Pa Baimba Sesay
The Sierra Leone Telegraph: 15 November 2013
The recent fracas in our capital, between students of a secondary school and our police force, calls for a complete retrospect by the police leadership on a range of issues, including recruitment and public relations.
In responding to a serious issue such as this, we can only suggest that a review is done, if the force is to be seen working in tandem with the drive of the Government and especially that of president Dr. Ernest Bai Koroma for a prosperous and better country.
This Government’s legacy should not be soiled by a certain few. I strongly hold the view that the force has been doing its best in the last couple of years, since the change of leadership from a British to a Sierra Leonean.
But there have been challenging moments that needed serious thinking.
I have been a defender of the force – both within and out of Sierra Leone. I have done a series of interviews with top officials of the force. I think I also owe a duty to ask them to rethink seriously about a few issues.
I condemn violence in any form. I was a student for several years. I took part in student demonstrations, like the one in 2005 or so at FBC, when we climbed down town in protest at some issues.
I know what it means when students are angry. The world over, there are moments when a country’s law enforcing agency could be forced to make use of live weapons.
But where maximum force is used, thus leading to the death of a citizen, there is the moral and professional responsibility on the part of the police to state why such force was used.
In public relations, one should talk only when and where necessary. Talk not, because the microphone is before you. The media have their way of going for the news and as a PR expert, you should know when, where and what to say.
The PR wing of the Sierra Leone Police may have been doing some good job. But in defending the recent incident, it may have missed some basics.
The need for a senior management level person to begin doing the talking on serious issues like this is timely, if not urgent.
On the 14th of November, I listened to Ibrahim Tommy of the Centre for Accountability and Rule of Law (CARL) and Madam Memuna Conteh, Local Unit Commander of Eastern Police, on Star Radio. From the lady, I heard sincerity of purpose.
And I was impressed when she said, seeing the corpse of the student, she grieved and reacted like any parent.
She was bold in condemning the killing, accepting the credibility of the autopsy report. She promised that the police leadership will bring to book whosoever is responsible. A woman of courage!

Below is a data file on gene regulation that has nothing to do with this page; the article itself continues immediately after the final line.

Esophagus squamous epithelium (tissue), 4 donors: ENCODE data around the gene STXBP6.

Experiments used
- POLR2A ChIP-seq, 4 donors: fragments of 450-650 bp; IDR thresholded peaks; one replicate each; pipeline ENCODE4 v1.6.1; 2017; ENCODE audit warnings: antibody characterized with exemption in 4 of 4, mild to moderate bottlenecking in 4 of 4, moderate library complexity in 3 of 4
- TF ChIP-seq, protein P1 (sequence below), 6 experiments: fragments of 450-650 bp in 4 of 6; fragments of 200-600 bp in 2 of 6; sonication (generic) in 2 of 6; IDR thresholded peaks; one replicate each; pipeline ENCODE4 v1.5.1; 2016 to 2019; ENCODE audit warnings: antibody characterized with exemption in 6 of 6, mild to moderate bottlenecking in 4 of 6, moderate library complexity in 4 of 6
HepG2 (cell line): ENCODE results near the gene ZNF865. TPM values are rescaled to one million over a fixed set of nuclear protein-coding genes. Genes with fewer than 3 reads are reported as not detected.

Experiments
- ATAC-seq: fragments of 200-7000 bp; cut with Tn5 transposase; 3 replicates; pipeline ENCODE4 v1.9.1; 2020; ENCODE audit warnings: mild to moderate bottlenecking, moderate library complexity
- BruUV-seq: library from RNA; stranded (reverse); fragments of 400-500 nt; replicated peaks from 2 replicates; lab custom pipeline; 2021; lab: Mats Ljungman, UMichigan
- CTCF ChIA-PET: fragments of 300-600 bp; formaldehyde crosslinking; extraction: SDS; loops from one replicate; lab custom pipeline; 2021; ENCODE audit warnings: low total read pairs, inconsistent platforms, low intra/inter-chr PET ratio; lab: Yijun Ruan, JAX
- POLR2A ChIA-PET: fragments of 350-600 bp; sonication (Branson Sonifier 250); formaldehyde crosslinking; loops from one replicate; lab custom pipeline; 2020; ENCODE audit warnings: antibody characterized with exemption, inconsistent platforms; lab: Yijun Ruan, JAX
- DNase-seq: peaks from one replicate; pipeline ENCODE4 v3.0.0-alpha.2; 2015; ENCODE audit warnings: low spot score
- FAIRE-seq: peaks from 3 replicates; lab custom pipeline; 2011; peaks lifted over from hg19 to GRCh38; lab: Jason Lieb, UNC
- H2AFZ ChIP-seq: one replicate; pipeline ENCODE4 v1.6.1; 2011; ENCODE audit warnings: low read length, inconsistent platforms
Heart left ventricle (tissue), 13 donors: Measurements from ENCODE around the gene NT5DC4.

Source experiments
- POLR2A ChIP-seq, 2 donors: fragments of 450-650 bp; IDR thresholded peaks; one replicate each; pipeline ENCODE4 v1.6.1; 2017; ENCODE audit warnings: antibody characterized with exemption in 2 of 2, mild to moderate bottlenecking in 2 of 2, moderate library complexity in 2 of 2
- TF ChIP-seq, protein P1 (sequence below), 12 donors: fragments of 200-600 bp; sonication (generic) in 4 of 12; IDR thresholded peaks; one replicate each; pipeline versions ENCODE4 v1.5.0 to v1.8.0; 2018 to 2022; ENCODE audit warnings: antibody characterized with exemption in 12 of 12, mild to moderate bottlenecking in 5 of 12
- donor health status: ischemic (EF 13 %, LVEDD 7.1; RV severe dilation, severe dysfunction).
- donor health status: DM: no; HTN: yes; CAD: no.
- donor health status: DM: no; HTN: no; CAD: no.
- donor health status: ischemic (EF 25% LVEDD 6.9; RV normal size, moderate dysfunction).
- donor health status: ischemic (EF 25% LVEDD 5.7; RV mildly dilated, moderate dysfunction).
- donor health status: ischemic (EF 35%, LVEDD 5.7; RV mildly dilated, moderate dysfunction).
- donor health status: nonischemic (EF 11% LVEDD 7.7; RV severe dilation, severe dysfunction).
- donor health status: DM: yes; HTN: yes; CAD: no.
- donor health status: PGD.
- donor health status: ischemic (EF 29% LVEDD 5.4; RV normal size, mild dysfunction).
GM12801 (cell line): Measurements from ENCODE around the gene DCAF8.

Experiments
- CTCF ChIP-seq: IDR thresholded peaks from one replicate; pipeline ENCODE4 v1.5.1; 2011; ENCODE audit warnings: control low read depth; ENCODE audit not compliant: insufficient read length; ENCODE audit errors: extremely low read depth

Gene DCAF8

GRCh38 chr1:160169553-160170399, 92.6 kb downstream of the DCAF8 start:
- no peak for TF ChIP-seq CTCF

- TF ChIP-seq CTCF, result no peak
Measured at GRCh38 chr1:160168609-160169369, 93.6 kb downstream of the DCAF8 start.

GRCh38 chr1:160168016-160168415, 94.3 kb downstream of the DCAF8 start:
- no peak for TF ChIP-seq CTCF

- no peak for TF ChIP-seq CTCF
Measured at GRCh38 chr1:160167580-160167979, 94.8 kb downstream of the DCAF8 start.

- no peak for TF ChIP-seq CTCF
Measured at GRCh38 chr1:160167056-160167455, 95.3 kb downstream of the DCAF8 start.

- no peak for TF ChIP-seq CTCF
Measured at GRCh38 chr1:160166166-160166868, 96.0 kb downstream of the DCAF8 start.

This is a challenging moment for the force, I think. Tommy was fair in also condemning the killing, and at the same time making recommendations. And the need for a review of the force’s PR was mentioned in Tommy’s recommendation.
The issue of recruitment is very pertinent here. Whilst it is good we have a lot of young people in the force, as it helps in addressing the challenge of unemployment, it is worrying also to have people with questionable backgrounds entering the police force.
Checking the backgrounds of people applying to join the force must be an essential requirement. But here, we also expect society to play a leading role by helping in identifying criminal elements wanting to get into the force. In doing so, we are helping to address a key societal challenge.
The Operational Support Department of the force should be reviewed. Ibrahim Tommy called for background checks, before weapons are issued to the officers. I cannot agree more.
(Photo: IG Munu being interviewed by Pa Baimba Sesay).
The Government is well placed, and is currently determined to improve the lives of the people. It is working hard in reshaping the image of our country. Security is therefore paramount.
The President cannot do it alone. When you have a selected few bad eggs in the force, they should be fished out so that the president’s drive for a better country cannot be taken backwards.
If we play our roles in our different work places diligently, then we are sure of not spoiling the gains we have made and in the same vein, protect the legacies of President Koroma.
That young lad killed could have been my youngest brother, who is almost of the same age as the late boy. My sympathy goes to the bereaved family and may the soul of the late boy rest in peace.
The shooting must be investigated and firm action taken by the stakeholders.